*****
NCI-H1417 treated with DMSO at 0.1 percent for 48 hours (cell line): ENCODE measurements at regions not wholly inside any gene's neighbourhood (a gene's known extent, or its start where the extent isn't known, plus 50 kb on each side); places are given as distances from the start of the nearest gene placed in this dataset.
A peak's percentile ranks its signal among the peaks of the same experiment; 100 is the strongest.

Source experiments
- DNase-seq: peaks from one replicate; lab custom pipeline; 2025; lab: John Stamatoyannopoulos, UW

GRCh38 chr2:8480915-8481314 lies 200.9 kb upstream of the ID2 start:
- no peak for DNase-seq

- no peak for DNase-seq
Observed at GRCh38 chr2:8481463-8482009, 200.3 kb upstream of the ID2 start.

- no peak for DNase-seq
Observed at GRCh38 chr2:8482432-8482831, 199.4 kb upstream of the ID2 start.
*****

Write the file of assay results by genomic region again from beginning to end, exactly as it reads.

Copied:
NCI-H1417 treated with DMSO at 0.1 percent for 48 hours (cell line): ENCODE measurements at regions not wholly inside any gene's neighbourhood (a gene's known extent, or its start where the extent isn't known, plus 50 kb on each side); places are given as distances from the start of the nearest gene placed in this dataset.
A peak's percentile ranks its signal among the peaks of the same experiment; 100 is the strongest.

Source experiments
- DNase-seq: peaks from one replicate; lab custom pipeline; 2025; lab: John Stamatoyannopoulos, UW

GRCh38 chr2:8480915-8481314 lies 200.9 kb upstream of the ID2 start:
- no peak for DNase-seq

- no peak for DNase-seq
Observed at GRCh38 chr2:8481463-8482009, 200.3 kb upstream of the ID2 start.

- no peak for DNase-seq
Observed at GRCh38 chr2:8482432-8482831, 199.4 kb upstream of the ID2 start.